This is the second part of our reviews of products from John King Coaching – we covered off the impressive Clay Shooting from Scratch DVD last week – it is worth noting up front, that the Book and DVD are available individually, or as a pair from the John King Coaching website with a saving of just about £10.
As we said before – John has extensive experience in shooting and coaching, and with nearly 30,000 pupils under his belt – this book is backed with wisdom and authority.
Clay Shooting for Beginners and Enthusiasts is a really nicely presented hardback book – over 120 pages, with a nice typeface, colour (and black and white) pictures – it is well bound and really easy to read. You can browse some pages of the book online at John’s site to get a feel for the layout and quality of the photography that supports the lessons.
The book is designed to take the reader on a journey through six naturally progressive lessons – and John writes as if you are actually being taught the lesson 1:1 – absolutely you can picture yourself taking this book out onto the Shooting Ground and reading it with your gun next to you and working through the exercises – obviously, that is not the most practical arrangement so the style helps you make that mental leap.
After a foreword from Richard Rawlingson – the first lesson is entitled ‘Equipment and The Method’, helping you through the essentials of handling a gun safely and the safety equipment required to start shooting and some theory behind the CPSA ‘method’ for coaching shooting. The ‘lesson’ then takes you through a single left-to-right target and the a single ‘driven’ clay. John touches on eye dominance and follow through to finish out your first lesson.
The overall style is really easy to read – very conversational – and illustrated with good photo plates and diagrams where appropriate – this easy style and good reading continues through the subsequent chapters.
Lesson Two is titled ‘Extending the Challenge’ looking at lead pictures for longer range birds, double targets and some of the mental preparation required.
Lesson Three focuses on gun mount, and technique for developing the left-hand more (I studied this hard, seems to be a gap for me), and also talks about some of the targets that are commonly shot.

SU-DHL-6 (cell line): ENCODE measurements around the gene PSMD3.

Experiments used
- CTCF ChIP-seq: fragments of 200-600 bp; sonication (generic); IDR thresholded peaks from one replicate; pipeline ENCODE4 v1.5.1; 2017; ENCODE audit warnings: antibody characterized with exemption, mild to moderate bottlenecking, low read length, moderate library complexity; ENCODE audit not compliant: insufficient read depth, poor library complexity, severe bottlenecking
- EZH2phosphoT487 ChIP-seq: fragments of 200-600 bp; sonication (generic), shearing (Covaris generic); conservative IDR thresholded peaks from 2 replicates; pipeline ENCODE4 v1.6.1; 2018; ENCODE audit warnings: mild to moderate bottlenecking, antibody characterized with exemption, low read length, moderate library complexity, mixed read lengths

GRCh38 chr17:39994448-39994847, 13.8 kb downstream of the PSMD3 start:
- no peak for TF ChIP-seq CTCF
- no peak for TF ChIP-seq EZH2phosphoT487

Lessons Four, Five and Six focus on specific targets that a shooter will encounter on an English Sporting course – Overhead Targets, Bolting Rabbits and the Going Away – then the Springing Teal, the Dropping Clay and my personal nemesis, the Looper. Finally he covers the pair combinations – with some great advice about shot selection – including diagrams that will help set you up for those particular pairs.
The final two chapters of the book focus on other shooting disciplines, with some history – and a nice chapter to finish the book on enjoying your Clay Shooting where John talks about entering competitions and owning your own gun.
Overall I really enjoyed this book – it’s very easy to read, and slightly less intense than the previous Chris Batha book we reviewed. If I had one criticism, it’s that it jumps in and out of technique and then more general information about shooting as a sport – that might be intentional to take the reader on the journey – and some people may prefer that approach – as a reference book it might be easier to go back and look at a specific article about traps or mental preparation if they were grouped together in more general chapters.
That said – I’d highly recommend this book – for beginners and more experienced shots alike it provides a great combination of style and content.
I’d also recommend this as a companion to the DVD that John has produced – although the chapters are not categorically in the same order, the style of teaching is identical – Johns wisdom and enthusiasm shine through and together these two would provide a great introduction to Clay Shooting and a great reference set for more experienced shots.